DPI is irrelevant, other than for printers - that is, it's a printing
function, not a file function.

An image of, say, 2100 x 1200 _could_ be printed at:
600dpi to give 3.5" x 2" print
300dpi to give 7" x 4" print.
150dpi to give 14" x 8" print
75dpi to give 28" x 16" print

So I guess it's a matter of ensuring your printer knows what you want
it to do, and you knowing what your printer can do. Will it print
your image at 1 pixel per inch, or 1200 per inch?

I tend to save files with as many pixels as I can, with as much detail
as I can (big file sizes, but disk is cheap!), and then figure out the
final bits when it comes to printing or whatever I'm doing with the
image.

So my advice is 'go for the pixels' rather than worry about dpi,
unless you know exactly what you want the image for.

As for format, I usually use tiff, although also have many png & jpg

Andrew Guest

10. ## Re: DPI

"[BnH]" <b18ATiinetDOTnetDOTaus> wrote in message
news:3f6f07ec\$0\$23590\$iinet.net.au...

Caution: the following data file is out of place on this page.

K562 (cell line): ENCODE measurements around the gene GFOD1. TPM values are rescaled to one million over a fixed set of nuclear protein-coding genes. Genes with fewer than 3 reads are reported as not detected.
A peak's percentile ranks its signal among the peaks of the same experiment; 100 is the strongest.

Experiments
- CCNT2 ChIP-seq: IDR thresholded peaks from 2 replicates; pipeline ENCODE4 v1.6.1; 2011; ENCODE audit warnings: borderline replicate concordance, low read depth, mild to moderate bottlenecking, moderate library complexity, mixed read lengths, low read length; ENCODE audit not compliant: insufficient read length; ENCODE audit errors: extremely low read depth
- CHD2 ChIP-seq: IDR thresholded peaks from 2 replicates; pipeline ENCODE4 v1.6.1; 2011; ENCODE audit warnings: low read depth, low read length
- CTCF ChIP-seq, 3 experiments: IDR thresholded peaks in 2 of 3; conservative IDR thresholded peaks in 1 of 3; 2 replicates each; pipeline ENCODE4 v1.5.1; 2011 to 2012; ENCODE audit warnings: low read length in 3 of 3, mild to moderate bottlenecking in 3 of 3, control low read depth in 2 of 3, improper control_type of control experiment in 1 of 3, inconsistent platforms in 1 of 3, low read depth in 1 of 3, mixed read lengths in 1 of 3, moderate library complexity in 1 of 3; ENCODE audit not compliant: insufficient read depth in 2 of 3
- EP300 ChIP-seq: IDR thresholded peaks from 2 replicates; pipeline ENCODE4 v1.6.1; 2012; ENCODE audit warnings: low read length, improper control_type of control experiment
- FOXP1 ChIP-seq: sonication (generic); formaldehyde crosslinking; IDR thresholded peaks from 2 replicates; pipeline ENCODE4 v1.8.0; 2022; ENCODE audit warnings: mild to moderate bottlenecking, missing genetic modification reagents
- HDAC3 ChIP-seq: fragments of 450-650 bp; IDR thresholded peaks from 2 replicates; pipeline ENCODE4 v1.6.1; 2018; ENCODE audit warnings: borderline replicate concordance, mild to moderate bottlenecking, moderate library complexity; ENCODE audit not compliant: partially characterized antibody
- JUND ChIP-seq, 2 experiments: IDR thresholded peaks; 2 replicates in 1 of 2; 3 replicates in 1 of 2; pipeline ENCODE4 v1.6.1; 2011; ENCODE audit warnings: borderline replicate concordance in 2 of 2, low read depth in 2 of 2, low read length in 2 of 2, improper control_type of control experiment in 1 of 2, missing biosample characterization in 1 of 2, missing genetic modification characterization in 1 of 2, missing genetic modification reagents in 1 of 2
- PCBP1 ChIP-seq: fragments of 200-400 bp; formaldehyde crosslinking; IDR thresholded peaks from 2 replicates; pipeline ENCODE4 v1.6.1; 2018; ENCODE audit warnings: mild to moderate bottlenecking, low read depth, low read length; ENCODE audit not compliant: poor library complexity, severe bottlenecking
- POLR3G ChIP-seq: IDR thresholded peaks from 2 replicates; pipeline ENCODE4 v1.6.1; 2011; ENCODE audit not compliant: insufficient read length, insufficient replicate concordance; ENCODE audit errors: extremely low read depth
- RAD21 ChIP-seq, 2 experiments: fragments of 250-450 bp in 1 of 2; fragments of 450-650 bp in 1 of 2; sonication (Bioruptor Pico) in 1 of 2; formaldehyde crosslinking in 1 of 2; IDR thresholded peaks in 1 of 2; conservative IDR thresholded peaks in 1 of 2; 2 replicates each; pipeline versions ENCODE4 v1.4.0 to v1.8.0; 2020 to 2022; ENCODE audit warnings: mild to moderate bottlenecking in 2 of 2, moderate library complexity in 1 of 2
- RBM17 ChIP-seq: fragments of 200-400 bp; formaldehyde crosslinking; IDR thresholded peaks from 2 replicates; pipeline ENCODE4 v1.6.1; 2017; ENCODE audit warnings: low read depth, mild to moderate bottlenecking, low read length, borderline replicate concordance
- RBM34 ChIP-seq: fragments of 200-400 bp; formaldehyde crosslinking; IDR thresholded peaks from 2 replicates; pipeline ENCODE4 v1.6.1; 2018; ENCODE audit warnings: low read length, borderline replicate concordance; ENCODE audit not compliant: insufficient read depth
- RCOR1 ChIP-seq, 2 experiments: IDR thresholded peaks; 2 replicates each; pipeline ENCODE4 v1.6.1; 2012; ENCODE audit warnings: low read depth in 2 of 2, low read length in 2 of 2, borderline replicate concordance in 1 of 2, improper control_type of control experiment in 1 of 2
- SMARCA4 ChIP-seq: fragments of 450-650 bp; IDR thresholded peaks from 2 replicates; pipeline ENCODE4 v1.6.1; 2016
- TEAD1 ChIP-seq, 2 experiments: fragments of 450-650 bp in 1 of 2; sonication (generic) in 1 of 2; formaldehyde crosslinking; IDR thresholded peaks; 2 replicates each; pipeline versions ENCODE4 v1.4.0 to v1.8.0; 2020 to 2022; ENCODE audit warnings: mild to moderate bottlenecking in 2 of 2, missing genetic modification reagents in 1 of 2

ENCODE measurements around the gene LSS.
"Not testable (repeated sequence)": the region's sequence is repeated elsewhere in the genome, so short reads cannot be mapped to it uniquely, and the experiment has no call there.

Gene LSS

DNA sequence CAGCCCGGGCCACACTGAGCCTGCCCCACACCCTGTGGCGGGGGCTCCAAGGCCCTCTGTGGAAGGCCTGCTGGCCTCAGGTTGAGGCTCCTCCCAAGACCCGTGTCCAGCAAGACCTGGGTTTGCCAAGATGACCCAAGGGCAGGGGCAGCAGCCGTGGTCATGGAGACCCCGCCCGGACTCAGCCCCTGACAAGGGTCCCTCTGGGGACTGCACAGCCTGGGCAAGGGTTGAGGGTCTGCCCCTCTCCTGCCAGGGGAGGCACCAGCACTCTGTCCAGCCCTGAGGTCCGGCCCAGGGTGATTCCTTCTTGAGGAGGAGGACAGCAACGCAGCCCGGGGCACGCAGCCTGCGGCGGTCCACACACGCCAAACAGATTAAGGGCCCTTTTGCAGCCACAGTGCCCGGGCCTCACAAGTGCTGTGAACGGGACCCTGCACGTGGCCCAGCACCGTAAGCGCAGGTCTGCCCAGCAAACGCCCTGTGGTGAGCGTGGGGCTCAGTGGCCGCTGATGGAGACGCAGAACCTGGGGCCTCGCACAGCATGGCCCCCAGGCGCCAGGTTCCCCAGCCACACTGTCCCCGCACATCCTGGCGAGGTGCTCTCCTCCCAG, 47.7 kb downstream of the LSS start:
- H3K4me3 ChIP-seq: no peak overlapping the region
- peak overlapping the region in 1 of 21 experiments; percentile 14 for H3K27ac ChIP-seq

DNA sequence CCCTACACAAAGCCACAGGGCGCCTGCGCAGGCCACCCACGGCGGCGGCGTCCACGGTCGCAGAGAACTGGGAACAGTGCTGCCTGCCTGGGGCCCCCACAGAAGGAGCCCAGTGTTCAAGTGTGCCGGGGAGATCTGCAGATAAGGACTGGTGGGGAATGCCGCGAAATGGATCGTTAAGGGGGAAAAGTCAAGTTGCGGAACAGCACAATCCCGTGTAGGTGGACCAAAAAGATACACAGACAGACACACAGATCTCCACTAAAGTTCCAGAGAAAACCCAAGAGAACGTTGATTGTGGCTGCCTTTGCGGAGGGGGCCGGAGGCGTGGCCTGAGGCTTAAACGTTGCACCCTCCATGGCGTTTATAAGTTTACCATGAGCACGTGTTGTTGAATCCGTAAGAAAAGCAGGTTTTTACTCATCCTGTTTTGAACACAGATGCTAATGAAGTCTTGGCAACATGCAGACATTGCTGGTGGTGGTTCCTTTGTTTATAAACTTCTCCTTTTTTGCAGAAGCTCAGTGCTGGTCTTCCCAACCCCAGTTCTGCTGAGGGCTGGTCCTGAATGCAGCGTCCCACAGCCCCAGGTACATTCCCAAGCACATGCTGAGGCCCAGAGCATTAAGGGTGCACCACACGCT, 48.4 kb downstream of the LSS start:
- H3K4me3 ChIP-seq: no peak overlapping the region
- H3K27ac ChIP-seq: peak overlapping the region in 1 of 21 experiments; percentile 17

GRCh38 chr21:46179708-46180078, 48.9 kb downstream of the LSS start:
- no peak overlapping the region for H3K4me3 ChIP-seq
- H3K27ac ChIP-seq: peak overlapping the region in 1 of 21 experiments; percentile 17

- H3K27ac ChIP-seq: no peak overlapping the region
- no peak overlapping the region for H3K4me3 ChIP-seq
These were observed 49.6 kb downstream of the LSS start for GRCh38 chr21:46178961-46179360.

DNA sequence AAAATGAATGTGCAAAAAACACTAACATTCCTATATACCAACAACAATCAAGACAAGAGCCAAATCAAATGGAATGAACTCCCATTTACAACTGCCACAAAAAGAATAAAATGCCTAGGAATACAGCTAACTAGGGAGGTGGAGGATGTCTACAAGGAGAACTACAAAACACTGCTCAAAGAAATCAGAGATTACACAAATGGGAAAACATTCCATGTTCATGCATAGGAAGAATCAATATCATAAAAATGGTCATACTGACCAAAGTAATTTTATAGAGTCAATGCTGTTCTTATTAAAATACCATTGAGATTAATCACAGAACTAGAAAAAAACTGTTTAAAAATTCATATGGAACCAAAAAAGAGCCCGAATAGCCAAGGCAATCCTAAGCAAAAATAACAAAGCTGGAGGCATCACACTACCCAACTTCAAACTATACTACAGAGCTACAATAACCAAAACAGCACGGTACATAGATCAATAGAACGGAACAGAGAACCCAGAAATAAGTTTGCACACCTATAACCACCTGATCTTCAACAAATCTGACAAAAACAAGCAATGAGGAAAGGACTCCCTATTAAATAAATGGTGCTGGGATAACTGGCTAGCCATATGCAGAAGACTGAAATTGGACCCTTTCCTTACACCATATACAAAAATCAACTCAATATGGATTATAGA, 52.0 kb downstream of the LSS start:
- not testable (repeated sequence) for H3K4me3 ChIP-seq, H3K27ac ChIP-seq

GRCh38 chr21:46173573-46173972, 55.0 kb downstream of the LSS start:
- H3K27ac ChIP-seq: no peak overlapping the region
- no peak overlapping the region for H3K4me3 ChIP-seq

???????????????????????????????

The dpi (or ppi) means NOTHING until it is output to a printer or similar
output device. By resizing a 72dpi image to 300dpi it does nothing at all
apart from, for example, changing the output print size. While the filesize
matters, don't even think about what the res is of the file that comes out
of the camera. 3Mp is 3Mp is 3Mp whether it be at 72dpi, 150dpi, 300dpi or
800dpi.

Cameron

>
>[/ref]

Cameron Guest

11. ## Re: DPI

In article <com>, Joe Seaham says...

(from reading the replies, it seems a lot of other people should, too).

Andrew Guest

12. ## Re: DPI

havent read the rest of the replies but....
it doesnt matter the size you save the photo at, so long as it is saved at
the maximum size for that photo.

for example, my digital camera takes photos that when uncompressed (4mp)
so long as that 11 mb is preserved the dpi doesnt matter.

you can resize the dimensions of the photo at the printing stage.
my ~Mb11 should be ok for about 11X14 printed.
but 300 dpi is a rather arbitary standard.

I CAN resize my 11Mb so that it is actually bigger but quality will be lost
as the software will just extrapolate in extra pixels.